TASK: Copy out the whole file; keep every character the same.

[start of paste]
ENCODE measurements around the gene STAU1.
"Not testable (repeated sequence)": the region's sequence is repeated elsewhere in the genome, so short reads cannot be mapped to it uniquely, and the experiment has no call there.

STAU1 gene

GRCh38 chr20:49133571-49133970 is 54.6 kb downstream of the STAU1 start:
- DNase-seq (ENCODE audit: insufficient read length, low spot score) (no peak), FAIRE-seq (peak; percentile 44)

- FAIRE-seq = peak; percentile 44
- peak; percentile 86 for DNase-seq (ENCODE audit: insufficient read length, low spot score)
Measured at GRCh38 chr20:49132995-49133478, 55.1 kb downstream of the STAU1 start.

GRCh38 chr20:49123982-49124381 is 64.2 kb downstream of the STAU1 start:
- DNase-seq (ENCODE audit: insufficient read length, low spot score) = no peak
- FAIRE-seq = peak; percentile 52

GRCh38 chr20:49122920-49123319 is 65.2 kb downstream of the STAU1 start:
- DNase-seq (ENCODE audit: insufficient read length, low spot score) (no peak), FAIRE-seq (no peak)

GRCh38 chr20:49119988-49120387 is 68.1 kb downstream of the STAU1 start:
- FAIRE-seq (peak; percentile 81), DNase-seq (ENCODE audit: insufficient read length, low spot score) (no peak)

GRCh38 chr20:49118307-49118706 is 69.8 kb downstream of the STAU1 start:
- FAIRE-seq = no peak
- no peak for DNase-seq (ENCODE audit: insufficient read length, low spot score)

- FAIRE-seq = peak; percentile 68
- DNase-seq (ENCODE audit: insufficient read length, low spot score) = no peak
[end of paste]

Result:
ENCODE measurements around the gene STAU1.
"Not testable (repeated sequence)": the region's sequence is repeated elsewhere in the genome, so short reads cannot be mapped to it uniquely, and the experiment has no call there.

STAU1 gene

GRCh38 chr20:49133571-49133970 is 54.6 kb downstream of the STAU1 start:
- DNase-seq (ENCODE audit: insufficient read length, low spot score) (no peak), FAIRE-seq (peak; percentile 44)

- FAIRE-seq = peak; percentile 44
- peak; percentile 86 for DNase-seq (ENCODE audit: insufficient read length, low spot score)
Measured at GRCh38 chr20:49132995-49133478, 55.1 kb downstream of the STAU1 start.

GRCh38 chr20:49123982-49124381 is 64.2 kb downstream of the STAU1 start:
- DNase-seq (ENCODE audit: insufficient read length, low spot score) = no peak
- FAIRE-seq = peak; percentile 52

GRCh38 chr20:49122920-49123319 is 65.2 kb downstream of the STAU1 start:
- DNase-seq (ENCODE audit: insufficient read length, low spot score) (no peak), FAIRE-seq (no peak)

GRCh38 chr20:49119988-49120387 is 68.1 kb downstream of the STAU1 start:
- FAIRE-seq (peak; percentile 81), DNase-seq (ENCODE audit: insufficient read length, low spot score) (no peak)

GRCh38 chr20:49118307-49118706 is 69.8 kb downstream of the STAU1 start:
- FAIRE-seq = no peak
- no peak for DNase-seq (ENCODE audit: insufficient read length, low spot score)

- FAIRE-seq = peak; percentile 68
- DNase-seq (ENCODE audit: insufficient read length, low spot score) = no peak